Monday 23 March I woke up feeling tired and out of sorts because Adam had coughed the entire night and none of us slept well. I reached for my phone to tell the school that I was taking childcare leave that day, and after sending my message, I starting looking through my Facebook feed. Within seconds, I saw a post announcing Mr Lee’s passing and I quickly checked a few reliable sources to ensure that it wasn’t another one of those horrible hoaxes that had been circulating the week before.
I turned on the TV and waited for PM Lee to address the nation at 8am. He looked so tired and so sad. He struggled to hold back his emotions. My tears started to flow and this would happen many more times in the next few days. By that afternoon, there were several special editions of newspapers featuring Mr Lee’s life. The copies sold out quickly. I tried to read as much as I could about this man. I knew, in theory, all that he had done for Singapore, but what moved me beyond words was the description of his love for his wife. I went to Popular to find a book I could use to tell the kids about Lee Kuan Yew. When I told my friends about the book, they asked me to help them buy a copy for their kids as well. The book store hadn’t had time to react; the books about Lee Kuan Yew were still in the local interest section. By the next day, there would be a special section with his books and the books about him laid out prominently. I wanted to read about Lee Kuan Yew on my Kindle as well and found this book by Tom Plate. It’s an interesting read and I learnt a lot more about the man, his methods, his beliefs, and how he is perceived by the West.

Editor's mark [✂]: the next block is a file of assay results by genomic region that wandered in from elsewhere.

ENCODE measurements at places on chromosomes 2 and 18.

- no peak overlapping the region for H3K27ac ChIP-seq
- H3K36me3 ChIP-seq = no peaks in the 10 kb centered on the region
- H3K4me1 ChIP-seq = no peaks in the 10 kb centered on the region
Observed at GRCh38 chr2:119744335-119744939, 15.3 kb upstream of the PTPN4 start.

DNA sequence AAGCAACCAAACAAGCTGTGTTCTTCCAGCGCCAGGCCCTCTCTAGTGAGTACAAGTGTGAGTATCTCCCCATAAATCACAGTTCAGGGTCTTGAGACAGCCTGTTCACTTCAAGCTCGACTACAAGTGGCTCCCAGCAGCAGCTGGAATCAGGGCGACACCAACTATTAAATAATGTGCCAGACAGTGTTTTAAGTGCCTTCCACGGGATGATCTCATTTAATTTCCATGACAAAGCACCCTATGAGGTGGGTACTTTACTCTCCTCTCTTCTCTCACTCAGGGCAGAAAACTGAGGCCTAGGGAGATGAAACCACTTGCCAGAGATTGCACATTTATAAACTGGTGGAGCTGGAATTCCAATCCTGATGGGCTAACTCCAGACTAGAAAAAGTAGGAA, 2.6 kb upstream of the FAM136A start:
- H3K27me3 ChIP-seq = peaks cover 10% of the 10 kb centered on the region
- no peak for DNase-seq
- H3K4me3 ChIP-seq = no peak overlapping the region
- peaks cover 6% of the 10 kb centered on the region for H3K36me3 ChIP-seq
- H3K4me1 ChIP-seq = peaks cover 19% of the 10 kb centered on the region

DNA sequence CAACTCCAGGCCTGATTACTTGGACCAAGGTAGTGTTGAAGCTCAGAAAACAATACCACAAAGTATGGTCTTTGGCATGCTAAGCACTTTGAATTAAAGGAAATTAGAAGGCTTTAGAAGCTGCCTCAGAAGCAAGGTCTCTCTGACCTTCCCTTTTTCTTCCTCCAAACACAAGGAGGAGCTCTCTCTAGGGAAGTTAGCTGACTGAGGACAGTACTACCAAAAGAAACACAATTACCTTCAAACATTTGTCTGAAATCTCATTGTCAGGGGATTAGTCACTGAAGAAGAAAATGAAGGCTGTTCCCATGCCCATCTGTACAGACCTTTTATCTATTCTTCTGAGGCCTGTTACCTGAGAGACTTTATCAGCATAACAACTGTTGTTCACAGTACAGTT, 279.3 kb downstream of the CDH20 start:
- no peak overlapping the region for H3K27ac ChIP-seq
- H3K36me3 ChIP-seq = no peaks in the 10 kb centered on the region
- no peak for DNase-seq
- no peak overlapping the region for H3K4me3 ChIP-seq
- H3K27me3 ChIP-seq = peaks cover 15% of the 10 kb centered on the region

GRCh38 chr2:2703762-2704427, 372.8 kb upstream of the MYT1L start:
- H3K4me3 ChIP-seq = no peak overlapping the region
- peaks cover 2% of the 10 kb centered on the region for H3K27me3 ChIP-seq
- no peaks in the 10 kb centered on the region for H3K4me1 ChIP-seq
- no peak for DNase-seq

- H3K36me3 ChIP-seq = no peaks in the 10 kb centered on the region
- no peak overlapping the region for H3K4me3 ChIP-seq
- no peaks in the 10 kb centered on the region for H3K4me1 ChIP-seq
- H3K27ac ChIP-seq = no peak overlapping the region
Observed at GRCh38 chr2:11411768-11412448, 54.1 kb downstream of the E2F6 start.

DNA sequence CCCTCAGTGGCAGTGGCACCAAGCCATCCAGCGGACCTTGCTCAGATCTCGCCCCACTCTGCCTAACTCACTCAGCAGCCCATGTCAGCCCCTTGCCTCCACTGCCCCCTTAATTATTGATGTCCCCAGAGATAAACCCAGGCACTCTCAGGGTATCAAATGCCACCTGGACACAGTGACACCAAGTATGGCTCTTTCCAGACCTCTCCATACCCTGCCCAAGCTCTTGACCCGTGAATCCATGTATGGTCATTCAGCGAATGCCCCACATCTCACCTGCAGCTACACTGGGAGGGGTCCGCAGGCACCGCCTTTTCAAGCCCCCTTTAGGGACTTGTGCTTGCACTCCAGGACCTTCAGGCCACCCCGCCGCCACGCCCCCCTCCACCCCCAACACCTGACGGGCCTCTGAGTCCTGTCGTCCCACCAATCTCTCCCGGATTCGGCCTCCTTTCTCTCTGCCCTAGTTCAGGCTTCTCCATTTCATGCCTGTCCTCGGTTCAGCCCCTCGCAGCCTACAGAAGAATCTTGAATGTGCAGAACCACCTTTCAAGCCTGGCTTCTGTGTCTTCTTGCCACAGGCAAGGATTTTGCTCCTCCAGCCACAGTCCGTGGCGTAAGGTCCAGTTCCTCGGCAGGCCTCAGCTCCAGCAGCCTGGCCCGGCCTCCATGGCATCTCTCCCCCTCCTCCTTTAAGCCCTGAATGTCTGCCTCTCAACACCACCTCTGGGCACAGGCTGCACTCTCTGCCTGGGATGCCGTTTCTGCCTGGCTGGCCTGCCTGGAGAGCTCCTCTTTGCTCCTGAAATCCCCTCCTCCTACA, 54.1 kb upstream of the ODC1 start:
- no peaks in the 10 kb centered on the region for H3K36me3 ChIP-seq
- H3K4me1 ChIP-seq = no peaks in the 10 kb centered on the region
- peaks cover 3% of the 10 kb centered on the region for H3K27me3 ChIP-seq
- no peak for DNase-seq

When Plate asked LKY to offer some self-criticism, Mr Lee referred him to Catherine Lim and her words here explain the extreme reactions that would be seen during the mourning period – ‘Mr Lee Kuan Yew’s legacy will be so mixed that at one end of the spectrum of response, there will be pure adulation, and at the other, undisguised opprobrium and distaste. But whatever the controversies that surround him, everyone will agree that for a man of his stature and impact, neither the past nor the present holds an equal.’ Tuesday 24 March Back at work the next day, I had a lump in my throat when the state and school flags were raised to the top and then released to the half-mast position. The mood in school was somber and almost all my colleagues were dressed in black or white. The students were encouraged to leave a tribute for Mr Lee and one drew a rather accurate portrait of him. In the school library, there was a Lee Kuan Yew thematic display of books. On the electronic display screens around the school, there was a photograph montage of Mr Lee at school events. Sadly, I had not been in this school long enough to have had the chance to meet him at one of these events. Wednesday 25 March A ceremonial gun carriage carrying Mr Lee’s casket made its way from Sri Temasek at the Istana (where the private family wake had been taking place) to the Parliament House. Before the casket left the Istana, a lone bagpiper played Auld Lang Syne and all around Singapore, tears flowed freely.